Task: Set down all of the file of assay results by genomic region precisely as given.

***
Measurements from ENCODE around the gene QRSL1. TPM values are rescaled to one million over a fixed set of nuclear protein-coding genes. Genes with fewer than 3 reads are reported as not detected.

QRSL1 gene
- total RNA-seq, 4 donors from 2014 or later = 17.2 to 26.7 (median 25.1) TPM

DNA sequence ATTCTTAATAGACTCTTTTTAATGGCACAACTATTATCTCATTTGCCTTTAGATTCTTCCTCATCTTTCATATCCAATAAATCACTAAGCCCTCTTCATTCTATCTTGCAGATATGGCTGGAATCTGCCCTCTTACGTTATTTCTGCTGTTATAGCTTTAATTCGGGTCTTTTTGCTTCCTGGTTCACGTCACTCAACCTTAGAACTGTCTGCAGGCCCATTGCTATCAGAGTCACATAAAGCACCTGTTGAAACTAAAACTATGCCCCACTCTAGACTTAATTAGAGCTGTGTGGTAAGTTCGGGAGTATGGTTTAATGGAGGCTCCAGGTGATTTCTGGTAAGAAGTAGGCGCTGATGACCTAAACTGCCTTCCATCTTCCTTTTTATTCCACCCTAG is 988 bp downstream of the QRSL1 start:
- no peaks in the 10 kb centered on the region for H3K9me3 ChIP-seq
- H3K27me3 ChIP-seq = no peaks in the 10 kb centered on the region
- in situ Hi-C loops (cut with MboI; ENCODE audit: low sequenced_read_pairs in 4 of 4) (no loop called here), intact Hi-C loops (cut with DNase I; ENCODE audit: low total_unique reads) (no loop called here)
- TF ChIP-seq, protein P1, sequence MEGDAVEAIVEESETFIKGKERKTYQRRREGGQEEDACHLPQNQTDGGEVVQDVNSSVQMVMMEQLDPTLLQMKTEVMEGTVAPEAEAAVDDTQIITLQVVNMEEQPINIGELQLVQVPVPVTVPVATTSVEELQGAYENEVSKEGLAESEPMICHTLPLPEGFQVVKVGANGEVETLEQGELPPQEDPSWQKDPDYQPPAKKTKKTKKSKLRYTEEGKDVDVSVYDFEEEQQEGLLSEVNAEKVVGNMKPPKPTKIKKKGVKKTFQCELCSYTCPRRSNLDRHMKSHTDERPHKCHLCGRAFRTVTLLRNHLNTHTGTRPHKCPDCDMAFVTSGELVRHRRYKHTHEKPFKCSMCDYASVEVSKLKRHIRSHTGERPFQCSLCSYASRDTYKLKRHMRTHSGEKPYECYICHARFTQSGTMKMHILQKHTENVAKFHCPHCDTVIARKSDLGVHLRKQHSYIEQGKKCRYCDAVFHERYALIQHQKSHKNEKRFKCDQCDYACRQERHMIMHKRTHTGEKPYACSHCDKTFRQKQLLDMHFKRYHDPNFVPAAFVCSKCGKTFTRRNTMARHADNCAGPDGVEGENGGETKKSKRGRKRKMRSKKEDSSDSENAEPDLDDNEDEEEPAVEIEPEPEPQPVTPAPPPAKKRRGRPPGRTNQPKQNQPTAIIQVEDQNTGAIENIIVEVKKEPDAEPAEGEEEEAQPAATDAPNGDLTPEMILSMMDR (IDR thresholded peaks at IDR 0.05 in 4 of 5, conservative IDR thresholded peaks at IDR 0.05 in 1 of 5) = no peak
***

Measurements from ENCODE around the gene QRSL1. TPM values are rescaled to one million over a fixed set of nuclear protein-coding genes. Genes with fewer than 3 reads are reported as not detected.

QRSL1 gene
- total RNA-seq, 4 donors from 2014 or later = 17.2 to 26.7 (median 25.1) TPM

DNA sequence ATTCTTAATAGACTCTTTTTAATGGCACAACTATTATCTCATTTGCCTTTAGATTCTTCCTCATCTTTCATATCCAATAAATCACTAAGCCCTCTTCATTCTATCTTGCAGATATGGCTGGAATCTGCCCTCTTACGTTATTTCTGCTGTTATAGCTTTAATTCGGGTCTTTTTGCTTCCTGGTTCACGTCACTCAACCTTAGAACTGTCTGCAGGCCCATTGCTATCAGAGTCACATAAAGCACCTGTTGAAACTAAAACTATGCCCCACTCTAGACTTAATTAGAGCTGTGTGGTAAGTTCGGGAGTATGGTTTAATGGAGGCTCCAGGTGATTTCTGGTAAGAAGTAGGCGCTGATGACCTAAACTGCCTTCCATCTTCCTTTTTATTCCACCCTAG is 988 bp downstream of the QRSL1 start:
- no peaks in the 10 kb centered on the region for H3K9me3 ChIP-seq
- H3K27me3 ChIP-seq = no peaks in the 10 kb centered on the region
- in situ Hi-C loops (cut with MboI; ENCODE audit: low sequenced_read_pairs in 4 of 4) (no loop called here), intact Hi-C loops (cut with DNase I; ENCODE audit: low total_unique reads) (no loop called here)
- TF ChIP-seq, protein P1, sequence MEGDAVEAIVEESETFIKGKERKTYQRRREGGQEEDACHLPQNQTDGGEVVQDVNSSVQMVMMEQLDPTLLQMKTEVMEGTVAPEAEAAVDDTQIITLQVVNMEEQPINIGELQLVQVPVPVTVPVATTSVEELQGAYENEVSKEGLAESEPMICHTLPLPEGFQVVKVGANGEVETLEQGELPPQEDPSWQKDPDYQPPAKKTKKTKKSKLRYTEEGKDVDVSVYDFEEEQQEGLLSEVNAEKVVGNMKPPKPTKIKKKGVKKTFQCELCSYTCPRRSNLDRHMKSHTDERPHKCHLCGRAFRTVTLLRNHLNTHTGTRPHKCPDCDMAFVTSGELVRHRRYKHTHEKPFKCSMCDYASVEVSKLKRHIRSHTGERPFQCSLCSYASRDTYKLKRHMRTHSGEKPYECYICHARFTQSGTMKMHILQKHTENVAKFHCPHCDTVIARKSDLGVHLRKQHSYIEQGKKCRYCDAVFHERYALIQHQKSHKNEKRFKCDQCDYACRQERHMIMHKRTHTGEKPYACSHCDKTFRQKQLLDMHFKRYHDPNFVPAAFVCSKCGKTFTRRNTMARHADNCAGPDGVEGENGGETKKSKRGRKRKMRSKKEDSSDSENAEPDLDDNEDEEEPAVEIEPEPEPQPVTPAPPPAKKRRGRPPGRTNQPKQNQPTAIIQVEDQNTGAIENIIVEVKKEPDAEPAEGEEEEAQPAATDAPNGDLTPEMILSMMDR (IDR thresholded peaks at IDR 0.05 in 4 of 5, conservative IDR thresholded peaks at IDR 0.05 in 1 of 5) = no peak